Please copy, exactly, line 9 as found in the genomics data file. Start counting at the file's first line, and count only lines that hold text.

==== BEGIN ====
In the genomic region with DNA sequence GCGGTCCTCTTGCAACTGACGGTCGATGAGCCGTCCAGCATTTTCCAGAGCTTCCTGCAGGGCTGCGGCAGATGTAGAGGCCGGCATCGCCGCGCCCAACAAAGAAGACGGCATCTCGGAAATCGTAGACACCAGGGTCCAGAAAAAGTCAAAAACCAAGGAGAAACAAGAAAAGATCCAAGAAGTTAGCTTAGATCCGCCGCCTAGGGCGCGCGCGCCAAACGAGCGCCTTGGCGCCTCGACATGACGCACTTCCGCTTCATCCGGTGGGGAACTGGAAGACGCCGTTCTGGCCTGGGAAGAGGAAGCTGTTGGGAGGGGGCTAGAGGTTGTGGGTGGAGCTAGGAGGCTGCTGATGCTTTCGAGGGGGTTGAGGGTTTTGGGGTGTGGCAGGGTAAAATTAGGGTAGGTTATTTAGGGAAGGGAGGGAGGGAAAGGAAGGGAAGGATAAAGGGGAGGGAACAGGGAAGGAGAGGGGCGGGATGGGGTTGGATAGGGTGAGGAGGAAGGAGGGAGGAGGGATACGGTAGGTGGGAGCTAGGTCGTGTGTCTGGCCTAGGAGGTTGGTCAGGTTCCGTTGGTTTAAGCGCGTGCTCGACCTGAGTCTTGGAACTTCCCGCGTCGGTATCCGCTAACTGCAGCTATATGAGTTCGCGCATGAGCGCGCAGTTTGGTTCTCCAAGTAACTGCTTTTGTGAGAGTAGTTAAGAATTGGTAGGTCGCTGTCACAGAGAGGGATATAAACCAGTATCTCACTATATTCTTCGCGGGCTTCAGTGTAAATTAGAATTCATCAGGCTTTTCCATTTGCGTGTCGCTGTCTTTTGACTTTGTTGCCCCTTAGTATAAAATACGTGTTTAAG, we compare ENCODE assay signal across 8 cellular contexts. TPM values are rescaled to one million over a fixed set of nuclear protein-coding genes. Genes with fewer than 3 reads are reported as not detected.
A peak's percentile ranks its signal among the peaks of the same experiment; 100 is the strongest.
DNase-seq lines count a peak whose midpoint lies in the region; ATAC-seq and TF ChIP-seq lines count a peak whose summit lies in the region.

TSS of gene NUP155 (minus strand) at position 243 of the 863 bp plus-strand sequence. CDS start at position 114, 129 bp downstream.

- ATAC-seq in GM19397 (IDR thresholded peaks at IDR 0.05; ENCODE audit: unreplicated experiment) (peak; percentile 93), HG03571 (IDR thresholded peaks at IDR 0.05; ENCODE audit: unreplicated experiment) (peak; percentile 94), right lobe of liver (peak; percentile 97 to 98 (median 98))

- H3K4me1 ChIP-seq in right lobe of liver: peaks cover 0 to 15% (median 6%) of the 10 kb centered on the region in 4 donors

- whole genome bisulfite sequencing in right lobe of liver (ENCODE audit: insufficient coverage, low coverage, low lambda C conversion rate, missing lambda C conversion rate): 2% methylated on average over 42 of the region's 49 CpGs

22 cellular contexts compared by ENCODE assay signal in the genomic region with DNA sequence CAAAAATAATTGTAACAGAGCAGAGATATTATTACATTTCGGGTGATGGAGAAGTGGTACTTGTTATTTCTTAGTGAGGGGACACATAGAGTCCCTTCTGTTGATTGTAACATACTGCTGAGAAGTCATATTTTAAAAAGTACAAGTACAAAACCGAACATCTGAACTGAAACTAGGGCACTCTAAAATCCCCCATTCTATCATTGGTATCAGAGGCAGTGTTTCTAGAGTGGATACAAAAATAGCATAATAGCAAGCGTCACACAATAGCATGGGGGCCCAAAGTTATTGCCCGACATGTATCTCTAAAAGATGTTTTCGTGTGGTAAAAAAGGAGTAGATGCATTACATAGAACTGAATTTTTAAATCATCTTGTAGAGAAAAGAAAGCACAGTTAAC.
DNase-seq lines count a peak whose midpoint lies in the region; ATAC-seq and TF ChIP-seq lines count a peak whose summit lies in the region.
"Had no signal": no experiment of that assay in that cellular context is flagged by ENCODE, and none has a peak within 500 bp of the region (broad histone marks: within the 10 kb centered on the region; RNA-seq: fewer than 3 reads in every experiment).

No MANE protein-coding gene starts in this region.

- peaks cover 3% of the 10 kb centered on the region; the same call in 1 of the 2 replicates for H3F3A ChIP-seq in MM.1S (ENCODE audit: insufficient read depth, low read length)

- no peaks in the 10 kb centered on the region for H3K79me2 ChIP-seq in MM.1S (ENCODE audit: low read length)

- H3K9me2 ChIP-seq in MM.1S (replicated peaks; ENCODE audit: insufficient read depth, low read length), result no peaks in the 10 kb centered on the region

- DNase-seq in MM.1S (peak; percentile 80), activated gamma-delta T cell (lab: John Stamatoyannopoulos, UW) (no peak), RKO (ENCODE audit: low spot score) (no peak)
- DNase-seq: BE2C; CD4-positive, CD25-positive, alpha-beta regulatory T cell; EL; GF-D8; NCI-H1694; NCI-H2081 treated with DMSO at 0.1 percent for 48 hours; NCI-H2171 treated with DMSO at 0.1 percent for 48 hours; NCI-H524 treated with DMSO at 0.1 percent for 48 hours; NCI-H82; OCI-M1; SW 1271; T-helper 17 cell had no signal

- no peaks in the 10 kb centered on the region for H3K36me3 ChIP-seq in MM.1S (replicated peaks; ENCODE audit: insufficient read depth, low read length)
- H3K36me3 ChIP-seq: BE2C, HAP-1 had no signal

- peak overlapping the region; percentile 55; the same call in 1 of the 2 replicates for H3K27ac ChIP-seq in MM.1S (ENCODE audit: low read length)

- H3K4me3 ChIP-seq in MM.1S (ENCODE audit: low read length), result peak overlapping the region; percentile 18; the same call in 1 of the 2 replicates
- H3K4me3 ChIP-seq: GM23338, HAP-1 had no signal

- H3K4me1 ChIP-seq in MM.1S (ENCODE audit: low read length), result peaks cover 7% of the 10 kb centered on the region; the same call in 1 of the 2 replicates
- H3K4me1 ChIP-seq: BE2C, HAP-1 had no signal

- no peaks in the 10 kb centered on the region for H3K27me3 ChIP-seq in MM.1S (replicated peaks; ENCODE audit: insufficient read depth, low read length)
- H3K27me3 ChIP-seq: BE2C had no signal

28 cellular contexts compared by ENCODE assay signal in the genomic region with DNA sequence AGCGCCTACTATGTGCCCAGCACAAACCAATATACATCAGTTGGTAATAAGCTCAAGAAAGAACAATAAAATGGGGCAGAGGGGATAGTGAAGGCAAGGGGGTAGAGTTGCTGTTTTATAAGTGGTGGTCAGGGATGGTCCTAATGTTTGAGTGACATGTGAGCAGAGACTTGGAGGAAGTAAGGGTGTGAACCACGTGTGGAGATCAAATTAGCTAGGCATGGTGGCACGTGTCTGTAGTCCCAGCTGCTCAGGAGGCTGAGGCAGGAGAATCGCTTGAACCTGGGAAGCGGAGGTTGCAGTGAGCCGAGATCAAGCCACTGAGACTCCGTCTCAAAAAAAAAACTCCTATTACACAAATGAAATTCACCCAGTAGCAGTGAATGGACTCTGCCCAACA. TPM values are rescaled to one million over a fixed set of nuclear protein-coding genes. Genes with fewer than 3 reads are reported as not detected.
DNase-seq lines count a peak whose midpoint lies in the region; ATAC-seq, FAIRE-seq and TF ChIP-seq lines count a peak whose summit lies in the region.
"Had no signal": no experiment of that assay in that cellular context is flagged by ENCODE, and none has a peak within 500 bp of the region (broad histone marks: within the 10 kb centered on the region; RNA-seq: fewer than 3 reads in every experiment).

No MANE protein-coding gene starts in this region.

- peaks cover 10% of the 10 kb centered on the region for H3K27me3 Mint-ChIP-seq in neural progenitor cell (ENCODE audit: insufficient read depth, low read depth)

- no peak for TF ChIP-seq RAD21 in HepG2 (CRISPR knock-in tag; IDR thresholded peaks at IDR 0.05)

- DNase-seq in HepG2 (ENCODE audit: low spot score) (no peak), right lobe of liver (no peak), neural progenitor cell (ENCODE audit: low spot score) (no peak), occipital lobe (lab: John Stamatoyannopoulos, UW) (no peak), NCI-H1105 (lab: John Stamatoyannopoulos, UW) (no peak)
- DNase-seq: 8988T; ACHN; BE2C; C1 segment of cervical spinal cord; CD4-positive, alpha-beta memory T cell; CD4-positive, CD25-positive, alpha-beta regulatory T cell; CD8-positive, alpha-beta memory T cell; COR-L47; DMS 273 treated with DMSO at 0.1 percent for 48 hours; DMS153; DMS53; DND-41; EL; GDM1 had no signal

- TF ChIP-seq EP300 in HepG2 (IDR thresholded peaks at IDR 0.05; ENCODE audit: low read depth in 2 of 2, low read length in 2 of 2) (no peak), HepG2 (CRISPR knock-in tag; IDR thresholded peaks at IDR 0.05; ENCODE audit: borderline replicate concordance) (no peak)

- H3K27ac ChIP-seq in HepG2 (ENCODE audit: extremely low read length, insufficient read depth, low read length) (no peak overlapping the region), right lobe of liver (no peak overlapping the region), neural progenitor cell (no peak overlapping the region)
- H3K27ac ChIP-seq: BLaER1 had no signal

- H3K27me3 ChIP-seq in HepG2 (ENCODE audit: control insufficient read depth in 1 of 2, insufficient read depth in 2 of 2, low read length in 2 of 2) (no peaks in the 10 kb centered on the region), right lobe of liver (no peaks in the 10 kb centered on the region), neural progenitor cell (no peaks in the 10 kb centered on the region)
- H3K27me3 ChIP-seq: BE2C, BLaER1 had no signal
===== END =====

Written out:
DNase-seq lines count a peak whose midpoint lies in the region; ATAC-seq and TF ChIP-seq lines count a peak whose summit lies in the region.